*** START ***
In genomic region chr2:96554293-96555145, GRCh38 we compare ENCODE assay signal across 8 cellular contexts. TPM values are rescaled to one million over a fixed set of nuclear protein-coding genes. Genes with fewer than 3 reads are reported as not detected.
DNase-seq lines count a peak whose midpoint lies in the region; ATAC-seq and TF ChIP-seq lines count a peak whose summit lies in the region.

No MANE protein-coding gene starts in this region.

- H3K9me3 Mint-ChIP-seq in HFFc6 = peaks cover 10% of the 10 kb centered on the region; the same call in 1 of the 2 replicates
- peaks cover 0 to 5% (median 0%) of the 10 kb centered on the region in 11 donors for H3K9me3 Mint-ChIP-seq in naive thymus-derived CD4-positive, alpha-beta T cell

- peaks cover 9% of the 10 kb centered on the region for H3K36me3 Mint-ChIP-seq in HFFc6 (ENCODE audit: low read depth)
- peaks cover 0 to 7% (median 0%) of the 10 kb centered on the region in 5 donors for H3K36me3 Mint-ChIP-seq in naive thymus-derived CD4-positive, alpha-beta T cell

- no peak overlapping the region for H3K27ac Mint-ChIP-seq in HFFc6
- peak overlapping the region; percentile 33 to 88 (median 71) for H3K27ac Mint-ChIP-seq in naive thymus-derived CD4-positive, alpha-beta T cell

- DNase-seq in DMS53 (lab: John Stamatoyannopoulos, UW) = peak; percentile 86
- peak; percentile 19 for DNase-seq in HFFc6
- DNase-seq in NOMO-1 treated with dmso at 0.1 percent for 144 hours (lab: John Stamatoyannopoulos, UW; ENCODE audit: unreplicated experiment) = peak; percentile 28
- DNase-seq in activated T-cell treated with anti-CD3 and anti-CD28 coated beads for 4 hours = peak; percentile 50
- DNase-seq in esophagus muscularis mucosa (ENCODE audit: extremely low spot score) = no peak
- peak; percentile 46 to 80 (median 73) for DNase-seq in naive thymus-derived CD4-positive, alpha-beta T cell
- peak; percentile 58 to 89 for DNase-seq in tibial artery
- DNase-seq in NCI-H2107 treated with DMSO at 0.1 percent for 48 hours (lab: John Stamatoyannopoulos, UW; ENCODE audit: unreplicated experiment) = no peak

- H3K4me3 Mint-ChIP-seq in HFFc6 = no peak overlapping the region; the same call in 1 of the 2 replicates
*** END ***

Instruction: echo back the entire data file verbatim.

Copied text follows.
In genomic region chr2:96554293-96555145, GRCh38 we compare ENCODE assay signal across 8 cellular contexts. TPM values are rescaled to one million over a fixed set of nuclear protein-coding genes. Genes with fewer than 3 reads are reported as not detected.
DNase-seq lines count a peak whose midpoint lies in the region; ATAC-seq and TF ChIP-seq lines count a peak whose summit lies in the region.

No MANE protein-coding gene starts in this region.

- H3K9me3 Mint-ChIP-seq in HFFc6 = peaks cover 10% of the 10 kb centered on the region; the same call in 1 of the 2 replicates
- peaks cover 0 to 5% (median 0%) of the 10 kb centered on the region in 11 donors for H3K9me3 Mint-ChIP-seq in naive thymus-derived CD4-positive, alpha-beta T cell

- peaks cover 9% of the 10 kb centered on the region for H3K36me3 Mint-ChIP-seq in HFFc6 (ENCODE audit: low read depth)
- peaks cover 0 to 7% (median 0%) of the 10 kb centered on the region in 5 donors for H3K36me3 Mint-ChIP-seq in naive thymus-derived CD4-positive, alpha-beta T cell

- no peak overlapping the region for H3K27ac Mint-ChIP-seq in HFFc6
- peak overlapping the region; percentile 33 to 88 (median 71) for H3K27ac Mint-ChIP-seq in naive thymus-derived CD4-positive, alpha-beta T cell

- DNase-seq in DMS53 (lab: John Stamatoyannopoulos, UW) = peak; percentile 86
- peak; percentile 19 for DNase-seq in HFFc6
- DNase-seq in NOMO-1 treated with dmso at 0.1 percent for 144 hours (lab: John Stamatoyannopoulos, UW; ENCODE audit: unreplicated experiment) = peak; percentile 28
- DNase-seq in activated T-cell treated with anti-CD3 and anti-CD28 coated beads for 4 hours = peak; percentile 50
- DNase-seq in esophagus muscularis mucosa (ENCODE audit: extremely low spot score) = no peak
- peak; percentile 46 to 80 (median 73) for DNase-seq in naive thymus-derived CD4-positive, alpha-beta T cell
- peak; percentile 58 to 89 for DNase-seq in tibial artery
- DNase-seq in NCI-H2107 treated with DMSO at 0.1 percent for 48 hours (lab: John Stamatoyannopoulos, UW; ENCODE audit: unreplicated experiment) = no peak

- H3K4me3 Mint-ChIP-seq in HFFc6 = no peak overlapping the region; the same call in 1 of the 2 replicates